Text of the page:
Would attorney assist further with ED question?


#1

Erin,

Would you or one of the other attorneys be willing to contribute additional thoughts to your original post? You said that the house would be considered a “gift to the marriage” and 100% marital property since my name is on the deed of trust. Is this always the case or is this at the judge’s discretion? If so, how is this determined?? I’m being given conflicting information and am very concerned about proceeding with filing for equitable distribution.

Thanks again.seekingpeace


#2

The home is martial property if both names are on the DEED, not the DEED of trust. The law presumes the home was gifted to the marriage in the event it was separate property deeded to the marriage, however as in any case, there are arguments for both sides and no one can predict the outcome.


#3

Thanks, Erin. Do you know the best way for me to find a copy of the deed? I only have a copy of the deed of trust.


#4

The register of deeds in your county would be the place to look. Many counties now have all deed images online, I would check there first.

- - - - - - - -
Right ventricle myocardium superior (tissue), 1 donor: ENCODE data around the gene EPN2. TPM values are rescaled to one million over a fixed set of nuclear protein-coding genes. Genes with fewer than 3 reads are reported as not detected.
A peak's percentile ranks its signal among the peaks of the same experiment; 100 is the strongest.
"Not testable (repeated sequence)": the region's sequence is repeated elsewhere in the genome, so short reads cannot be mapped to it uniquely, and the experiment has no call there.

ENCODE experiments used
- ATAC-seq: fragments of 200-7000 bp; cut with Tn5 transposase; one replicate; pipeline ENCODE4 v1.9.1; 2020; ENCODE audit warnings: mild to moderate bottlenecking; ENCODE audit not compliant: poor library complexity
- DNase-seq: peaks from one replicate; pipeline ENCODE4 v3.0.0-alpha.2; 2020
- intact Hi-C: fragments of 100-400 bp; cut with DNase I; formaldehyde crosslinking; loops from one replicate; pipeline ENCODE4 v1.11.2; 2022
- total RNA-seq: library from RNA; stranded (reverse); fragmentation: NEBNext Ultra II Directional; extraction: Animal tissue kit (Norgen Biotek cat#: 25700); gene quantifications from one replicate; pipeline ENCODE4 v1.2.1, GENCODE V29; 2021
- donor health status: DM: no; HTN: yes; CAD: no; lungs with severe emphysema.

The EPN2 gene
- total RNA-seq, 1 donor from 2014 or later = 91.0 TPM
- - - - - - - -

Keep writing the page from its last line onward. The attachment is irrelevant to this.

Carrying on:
#5

I’m sorry to keep bugging you about this, but it appears my name isn’t on the deed after all. I was added to the deed of trust the year we were married. Does this mean the increase in equity from date of marriage to date of separation is all I’m entitled to? If so, how could I go about finding out the equity in the home back in 1995? I have a good idea what it was at date of separation.

Thanks so much for any assistance you can offer!!


#6

You still have a martial interest in the home in so far as there have been active increases in value ( principal reduction/ remodelling ect). You can hire an appraiser to ascertain the 95 value and present value, and determine principal reduction by contacting the mortgage company.